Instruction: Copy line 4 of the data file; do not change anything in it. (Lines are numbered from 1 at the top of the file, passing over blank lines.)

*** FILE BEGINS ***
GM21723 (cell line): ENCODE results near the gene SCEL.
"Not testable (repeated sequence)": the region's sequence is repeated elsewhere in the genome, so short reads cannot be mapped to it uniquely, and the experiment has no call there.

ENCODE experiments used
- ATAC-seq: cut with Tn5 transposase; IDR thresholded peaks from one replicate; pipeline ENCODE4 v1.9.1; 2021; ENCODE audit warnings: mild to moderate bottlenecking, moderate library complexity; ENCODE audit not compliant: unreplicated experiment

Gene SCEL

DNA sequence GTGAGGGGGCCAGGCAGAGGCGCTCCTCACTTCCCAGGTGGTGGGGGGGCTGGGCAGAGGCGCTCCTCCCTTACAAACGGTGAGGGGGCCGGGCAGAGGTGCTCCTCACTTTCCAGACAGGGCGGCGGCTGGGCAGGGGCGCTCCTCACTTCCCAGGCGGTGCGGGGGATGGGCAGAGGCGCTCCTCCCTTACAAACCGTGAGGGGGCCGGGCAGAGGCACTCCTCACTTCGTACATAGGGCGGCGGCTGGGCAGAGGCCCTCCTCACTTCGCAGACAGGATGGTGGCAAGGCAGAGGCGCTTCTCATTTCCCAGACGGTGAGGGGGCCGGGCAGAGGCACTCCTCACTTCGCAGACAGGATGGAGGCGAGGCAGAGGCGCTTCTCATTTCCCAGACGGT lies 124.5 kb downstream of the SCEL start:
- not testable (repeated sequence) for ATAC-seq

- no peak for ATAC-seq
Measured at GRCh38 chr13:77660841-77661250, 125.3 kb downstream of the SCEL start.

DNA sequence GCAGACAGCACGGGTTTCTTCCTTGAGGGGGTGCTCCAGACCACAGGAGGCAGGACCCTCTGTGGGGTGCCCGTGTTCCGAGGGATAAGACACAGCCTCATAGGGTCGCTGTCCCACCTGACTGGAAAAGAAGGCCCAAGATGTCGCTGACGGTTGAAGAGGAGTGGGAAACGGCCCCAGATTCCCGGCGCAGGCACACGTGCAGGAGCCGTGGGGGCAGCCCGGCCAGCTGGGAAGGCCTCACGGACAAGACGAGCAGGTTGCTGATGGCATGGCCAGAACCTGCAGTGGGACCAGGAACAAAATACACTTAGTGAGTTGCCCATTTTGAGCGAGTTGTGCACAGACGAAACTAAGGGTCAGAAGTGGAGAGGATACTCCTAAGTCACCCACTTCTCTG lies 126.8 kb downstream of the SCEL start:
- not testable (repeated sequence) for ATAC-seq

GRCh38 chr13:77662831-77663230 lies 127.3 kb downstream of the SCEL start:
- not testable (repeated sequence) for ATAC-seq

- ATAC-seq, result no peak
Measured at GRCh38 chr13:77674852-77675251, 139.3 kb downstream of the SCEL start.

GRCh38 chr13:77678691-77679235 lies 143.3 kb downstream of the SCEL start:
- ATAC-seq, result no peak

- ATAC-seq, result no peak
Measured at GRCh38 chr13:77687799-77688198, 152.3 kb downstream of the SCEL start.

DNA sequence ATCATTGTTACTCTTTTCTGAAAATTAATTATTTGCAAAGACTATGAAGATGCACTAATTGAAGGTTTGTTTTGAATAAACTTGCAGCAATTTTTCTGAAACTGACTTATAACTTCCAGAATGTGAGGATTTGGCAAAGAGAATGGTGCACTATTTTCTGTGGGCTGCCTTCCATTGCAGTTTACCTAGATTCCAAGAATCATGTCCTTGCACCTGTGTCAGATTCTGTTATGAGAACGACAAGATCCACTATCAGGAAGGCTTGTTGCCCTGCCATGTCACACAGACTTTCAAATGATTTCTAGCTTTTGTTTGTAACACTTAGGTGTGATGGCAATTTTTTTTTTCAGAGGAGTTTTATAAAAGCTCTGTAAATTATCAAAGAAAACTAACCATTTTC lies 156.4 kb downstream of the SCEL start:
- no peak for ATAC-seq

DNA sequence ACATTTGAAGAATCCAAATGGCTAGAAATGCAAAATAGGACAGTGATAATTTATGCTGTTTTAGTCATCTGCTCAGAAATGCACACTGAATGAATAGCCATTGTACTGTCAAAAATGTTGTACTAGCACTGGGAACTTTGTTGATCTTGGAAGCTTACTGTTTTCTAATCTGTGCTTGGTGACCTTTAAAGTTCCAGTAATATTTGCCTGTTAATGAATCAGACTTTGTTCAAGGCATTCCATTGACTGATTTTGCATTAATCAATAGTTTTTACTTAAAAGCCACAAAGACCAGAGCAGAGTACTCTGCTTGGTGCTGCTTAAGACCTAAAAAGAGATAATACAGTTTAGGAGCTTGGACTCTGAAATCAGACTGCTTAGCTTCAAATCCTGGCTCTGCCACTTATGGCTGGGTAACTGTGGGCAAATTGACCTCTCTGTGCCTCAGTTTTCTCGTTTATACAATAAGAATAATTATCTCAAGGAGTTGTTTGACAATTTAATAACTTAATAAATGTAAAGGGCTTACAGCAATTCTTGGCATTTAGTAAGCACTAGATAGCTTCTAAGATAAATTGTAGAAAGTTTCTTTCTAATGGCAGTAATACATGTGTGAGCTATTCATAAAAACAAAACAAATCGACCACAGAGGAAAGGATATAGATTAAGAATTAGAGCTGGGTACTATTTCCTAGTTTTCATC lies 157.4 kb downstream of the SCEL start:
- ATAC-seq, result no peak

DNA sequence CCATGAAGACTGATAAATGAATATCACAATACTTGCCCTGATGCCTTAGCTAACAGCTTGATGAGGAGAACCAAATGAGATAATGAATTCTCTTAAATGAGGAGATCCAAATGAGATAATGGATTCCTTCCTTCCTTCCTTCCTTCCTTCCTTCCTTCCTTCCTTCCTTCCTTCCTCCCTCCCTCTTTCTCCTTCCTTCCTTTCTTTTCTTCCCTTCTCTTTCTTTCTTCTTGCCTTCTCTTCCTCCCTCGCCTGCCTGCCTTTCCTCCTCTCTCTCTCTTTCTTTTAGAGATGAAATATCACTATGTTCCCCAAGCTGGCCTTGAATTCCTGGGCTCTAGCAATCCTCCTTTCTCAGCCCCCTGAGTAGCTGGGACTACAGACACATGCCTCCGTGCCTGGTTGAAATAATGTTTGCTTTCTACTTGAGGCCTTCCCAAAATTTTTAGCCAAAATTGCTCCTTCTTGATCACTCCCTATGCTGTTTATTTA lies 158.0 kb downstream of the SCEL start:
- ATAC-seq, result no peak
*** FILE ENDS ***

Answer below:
- ATAC-seq: cut with Tn5 transposase; IDR thresholded peaks from one replicate; pipeline ENCODE4 v1.9.1; 2021; ENCODE audit warnings: mild to moderate bottlenecking, moderate library complexity; ENCODE audit not compliant: unreplicated experiment